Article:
Mormon Times guest blogger Kate Jensen wrote about some of her memories from growing up in Texas in the 1980s. In a piece titled “To see forever,” Ms. Jensen provided a little background on her Mormon faith as she explained, “its true that all church members seek to develop and maintain personal relationships with God the Father and the Savior, Jesus Christ through the Gift of the Holy Ghost.”
I was interested in Ms. Jensen’s reference to developing a personal relationship with Jesus Christ because, as she was growing up in Texas in the ‘80s, LDS Apostle Bruce R. McConkie was speaking out publically against seeking, developing and maintaining a personal relationship with Christ.
On March 2nd 1982, Mr. McConkie spoke at Brigham Young University and delivered an address he titled, “Our Relationship With the Lord.” He began by telling his listeners that he would explain what must be believed relative to the Father and the Son “in order to gain eternal life.” He continued, “I shall express the views of the Brethren…everyone who is sound spiritually and who has the guidance of the Holy Spirit will believe my words and follow my counsel.” Bruce McConkie, as a Latter-day apostle, counseled (in part),
- “Now, it is no secret that many false and vain and foolish things are being taught in the sectarian world and even among us about our need to gain a special relationship with the Lord Jesus.” (Our Relationship With the Lord, typed transcript, 2)
- “…the devil would rather spread false doctrine about God and the Godhead, and induce false feelings with reference to one of them, than almost any other thing he could do. The creeds of Christendom illustrate perfectly what Lucifer wants so-called Christian people to believe about Deity in order to be damned.” (3)
- “We worship the Father and him only and no one else. We do not worship the Son and we do not worship the Holy Ghost.” (5)
- “Now, in spite of all these truths, which ought to be obvious to every spiritually enlightened person, heresies rear their ugly heads among us from time to time. There are those…who have an excessive zeal which causes them to go beyond the mark. Their desire for excellence is inordinate. In an effort to be truer than true they devote themselves to gaining a special, personal relationship with Christ that is both improper and perilous. I say perilous because this course, particularly in the lives of some who are spiritually immature, is a gospel hobby which creates an unwholesome holier-than-thou attitude.” (18-19)
- “Another peril is that those so involved often begin to pray directly to Christ because of some special friendship they feel has been developed. In this connection a current and unwise book, which advocates gaining a special relationship with Jesus, contains this sentence: ‘Because the Savior is our mediator, our prayers go through Christ to the Father, and the Father answers our prayers through his Son.’ This is pure sectarian nonsense.” (19-20)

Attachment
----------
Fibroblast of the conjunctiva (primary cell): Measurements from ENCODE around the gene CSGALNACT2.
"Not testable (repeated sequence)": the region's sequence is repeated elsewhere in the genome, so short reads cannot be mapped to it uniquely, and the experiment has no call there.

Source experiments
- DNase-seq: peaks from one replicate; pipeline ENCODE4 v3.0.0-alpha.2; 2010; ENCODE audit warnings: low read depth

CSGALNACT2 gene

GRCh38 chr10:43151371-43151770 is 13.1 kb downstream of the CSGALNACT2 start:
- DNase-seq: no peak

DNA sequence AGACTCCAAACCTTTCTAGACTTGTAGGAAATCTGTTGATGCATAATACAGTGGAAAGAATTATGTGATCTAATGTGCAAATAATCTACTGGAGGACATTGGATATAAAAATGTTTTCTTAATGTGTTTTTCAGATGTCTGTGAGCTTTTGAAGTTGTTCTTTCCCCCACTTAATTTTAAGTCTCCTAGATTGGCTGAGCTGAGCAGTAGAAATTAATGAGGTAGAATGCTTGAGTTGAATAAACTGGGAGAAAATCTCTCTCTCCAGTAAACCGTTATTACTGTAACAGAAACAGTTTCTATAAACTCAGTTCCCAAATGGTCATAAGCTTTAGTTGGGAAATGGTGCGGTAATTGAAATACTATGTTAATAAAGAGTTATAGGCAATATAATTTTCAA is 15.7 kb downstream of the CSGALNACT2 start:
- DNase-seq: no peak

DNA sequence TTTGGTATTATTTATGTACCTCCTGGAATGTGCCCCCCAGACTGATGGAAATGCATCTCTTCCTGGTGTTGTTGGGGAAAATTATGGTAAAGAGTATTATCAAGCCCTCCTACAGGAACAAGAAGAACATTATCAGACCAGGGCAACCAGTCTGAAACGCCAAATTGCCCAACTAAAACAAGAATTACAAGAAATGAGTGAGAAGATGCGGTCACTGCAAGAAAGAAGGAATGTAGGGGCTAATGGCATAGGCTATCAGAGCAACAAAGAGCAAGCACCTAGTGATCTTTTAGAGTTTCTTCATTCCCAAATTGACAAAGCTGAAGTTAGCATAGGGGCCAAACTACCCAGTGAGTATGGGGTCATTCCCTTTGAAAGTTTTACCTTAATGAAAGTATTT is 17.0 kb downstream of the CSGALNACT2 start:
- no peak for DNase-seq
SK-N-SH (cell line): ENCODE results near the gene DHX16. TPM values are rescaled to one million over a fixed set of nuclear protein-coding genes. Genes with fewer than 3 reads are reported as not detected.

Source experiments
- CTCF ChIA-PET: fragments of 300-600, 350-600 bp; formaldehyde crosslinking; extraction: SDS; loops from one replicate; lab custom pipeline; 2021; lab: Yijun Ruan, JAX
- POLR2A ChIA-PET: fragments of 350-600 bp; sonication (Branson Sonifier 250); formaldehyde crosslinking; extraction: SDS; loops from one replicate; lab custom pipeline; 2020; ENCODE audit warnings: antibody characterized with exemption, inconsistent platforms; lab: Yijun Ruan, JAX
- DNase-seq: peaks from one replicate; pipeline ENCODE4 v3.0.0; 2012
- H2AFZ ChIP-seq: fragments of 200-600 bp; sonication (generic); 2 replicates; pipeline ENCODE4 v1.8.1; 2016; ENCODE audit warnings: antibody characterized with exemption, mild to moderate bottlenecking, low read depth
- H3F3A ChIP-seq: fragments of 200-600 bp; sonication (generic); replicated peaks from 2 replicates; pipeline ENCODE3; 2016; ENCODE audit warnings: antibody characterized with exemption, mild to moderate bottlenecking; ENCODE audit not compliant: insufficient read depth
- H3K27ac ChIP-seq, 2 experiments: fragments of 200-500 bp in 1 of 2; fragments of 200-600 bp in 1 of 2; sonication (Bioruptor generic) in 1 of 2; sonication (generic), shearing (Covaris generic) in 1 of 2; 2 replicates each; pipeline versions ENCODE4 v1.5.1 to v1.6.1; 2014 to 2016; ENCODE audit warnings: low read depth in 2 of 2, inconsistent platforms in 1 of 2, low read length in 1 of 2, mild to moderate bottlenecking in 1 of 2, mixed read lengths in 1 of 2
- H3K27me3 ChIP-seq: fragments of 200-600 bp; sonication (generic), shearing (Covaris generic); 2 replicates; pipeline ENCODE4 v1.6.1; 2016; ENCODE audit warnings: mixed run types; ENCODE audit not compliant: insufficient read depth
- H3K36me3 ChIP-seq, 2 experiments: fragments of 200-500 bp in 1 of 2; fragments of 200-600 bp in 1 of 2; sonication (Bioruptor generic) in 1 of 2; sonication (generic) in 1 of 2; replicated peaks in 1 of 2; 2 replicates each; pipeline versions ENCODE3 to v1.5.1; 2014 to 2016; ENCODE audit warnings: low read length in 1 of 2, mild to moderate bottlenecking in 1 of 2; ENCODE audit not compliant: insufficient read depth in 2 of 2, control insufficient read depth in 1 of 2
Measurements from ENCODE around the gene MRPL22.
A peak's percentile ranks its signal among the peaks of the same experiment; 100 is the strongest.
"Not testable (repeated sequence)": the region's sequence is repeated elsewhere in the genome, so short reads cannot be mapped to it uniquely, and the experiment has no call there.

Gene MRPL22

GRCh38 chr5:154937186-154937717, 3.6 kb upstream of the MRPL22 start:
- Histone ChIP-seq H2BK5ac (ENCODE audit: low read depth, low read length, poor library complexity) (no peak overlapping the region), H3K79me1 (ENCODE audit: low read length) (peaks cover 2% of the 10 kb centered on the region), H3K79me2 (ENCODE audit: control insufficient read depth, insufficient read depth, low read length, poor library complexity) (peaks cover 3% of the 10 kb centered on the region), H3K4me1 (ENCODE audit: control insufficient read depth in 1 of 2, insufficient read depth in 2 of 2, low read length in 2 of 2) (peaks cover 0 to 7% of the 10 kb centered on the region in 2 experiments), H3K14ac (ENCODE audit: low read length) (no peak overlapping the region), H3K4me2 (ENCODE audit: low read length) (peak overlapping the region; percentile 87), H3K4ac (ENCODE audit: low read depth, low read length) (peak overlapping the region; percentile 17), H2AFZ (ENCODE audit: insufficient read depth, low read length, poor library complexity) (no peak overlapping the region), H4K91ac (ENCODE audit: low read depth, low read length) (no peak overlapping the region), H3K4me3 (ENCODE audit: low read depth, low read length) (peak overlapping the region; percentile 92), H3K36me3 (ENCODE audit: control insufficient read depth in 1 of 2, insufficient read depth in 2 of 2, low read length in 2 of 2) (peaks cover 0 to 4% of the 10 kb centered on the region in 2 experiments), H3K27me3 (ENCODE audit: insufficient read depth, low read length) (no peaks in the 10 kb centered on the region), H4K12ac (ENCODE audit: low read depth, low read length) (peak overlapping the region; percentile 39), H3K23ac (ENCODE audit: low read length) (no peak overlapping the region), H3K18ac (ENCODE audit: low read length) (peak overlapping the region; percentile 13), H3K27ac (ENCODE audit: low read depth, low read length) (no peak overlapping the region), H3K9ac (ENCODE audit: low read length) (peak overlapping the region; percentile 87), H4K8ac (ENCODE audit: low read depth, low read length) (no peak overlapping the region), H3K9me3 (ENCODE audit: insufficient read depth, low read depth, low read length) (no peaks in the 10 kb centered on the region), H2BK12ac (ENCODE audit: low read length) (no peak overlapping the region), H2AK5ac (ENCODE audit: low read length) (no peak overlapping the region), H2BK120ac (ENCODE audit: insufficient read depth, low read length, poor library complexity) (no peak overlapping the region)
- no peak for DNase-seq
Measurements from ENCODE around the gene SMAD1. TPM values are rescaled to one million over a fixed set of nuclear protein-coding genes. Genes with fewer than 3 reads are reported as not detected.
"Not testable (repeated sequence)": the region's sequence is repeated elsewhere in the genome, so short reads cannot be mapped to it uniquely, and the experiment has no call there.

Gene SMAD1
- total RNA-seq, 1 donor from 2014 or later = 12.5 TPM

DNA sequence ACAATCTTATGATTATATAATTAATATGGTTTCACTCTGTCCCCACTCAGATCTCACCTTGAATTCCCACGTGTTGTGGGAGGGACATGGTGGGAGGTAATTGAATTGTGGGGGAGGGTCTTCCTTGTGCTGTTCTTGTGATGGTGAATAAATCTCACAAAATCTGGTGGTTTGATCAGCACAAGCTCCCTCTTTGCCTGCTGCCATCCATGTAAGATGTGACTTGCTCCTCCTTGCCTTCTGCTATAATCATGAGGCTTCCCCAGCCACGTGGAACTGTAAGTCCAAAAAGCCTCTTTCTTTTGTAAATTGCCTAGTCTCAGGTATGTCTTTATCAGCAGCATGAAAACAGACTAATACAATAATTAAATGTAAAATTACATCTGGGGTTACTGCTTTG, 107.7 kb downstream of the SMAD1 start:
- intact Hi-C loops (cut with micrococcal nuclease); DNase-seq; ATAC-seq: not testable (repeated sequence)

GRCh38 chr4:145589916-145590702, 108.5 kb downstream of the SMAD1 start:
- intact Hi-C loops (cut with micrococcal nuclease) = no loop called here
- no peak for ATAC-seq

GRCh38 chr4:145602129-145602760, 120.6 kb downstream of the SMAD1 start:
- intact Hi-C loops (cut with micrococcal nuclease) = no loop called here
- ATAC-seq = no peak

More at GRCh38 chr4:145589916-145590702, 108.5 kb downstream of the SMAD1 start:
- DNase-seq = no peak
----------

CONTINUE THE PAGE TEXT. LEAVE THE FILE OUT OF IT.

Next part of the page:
- “Now I know that some may be offended at the counsel that they should not strive for a special and personal relationship with Christ. It will seem to them as though I am speaking out against mother love, or Americanism, or the little red school house. But I am not. There is a fine line here over which true worshippers will not step.” (20)
- “ And you have never heard one of the First Presidency of the Twelve…advocate this excessive zeal that calls for gaining a so-called special and personal relationship with Christ.” (21)
- “I am well aware that some who have prayed for endless hours feel they have a special and personal relationship with Christ that they never had before. I wonder if this is any or much different, however, from the feelings of fanatical sectarians who with glassy eyes and fiery tongues assure us they have been saved by grace and are assured of a place with the Lord in a heavenly abode…I wonder if it is not a part of Lucifer’s system to make people feel they are special friends of Jesus when in fact they are not following the normal and usual pattern of worship found in the true [LDS] Church.” (22)
- “I do not suppose that what I have here said will be an end to controversy or to the spread of false views and doctrines. The devil is not dead and he delights in controversy. But you have been warned, and you have heard the true doctrine taught.” (24)
As a Christian, I treasure the amazing, intimate relationship I have with my Savior – a profound and deeply personal relationship He graciously offers to all people who seek Him. I find it impossible to believe that a true apostle of Jesus Christ would teach such things; for, as Jerald and Sandra Tanner have pointed out,
“From beginning to end the New Testament stresses the importance of a personal relationship with Jesus Christ. In Matthew 11:28 we find Jesus Himself saying: ‘Come unto me, all ye that labour and are heavy laden, and I will give you rest.’ This same theme continues right into the book of Revelation where Jesus says: ‘Behold, I stand at the door, and knock: if any man hear my voice, and open the door, I will come in to him, and will sup with him, and he with me.’ (Revelations 3:20) The Apostle Paul certainly taught a close personal relationship with Christ in his epistles. For instance, in Philippians 3:8-10 we read: ‘Yea doubtless, and I count all things but loss for the excellency of the knowledge of Christ Jesus my Lord: for whom I have suffered the loss of all things, and do count them but dung, that I may win Christ, And be found in him, not having mine own righteousness, which is of the law, but that which is through the faith of Christ, the righteousness which is of God by faith: That I may know him, and the power of his resurrection, and the fellowship of his sufferings, being made conformable unto his death;’”
Now this–the call through the Word of God to a special, personal relationship with Jesus Christ–is true doctrine.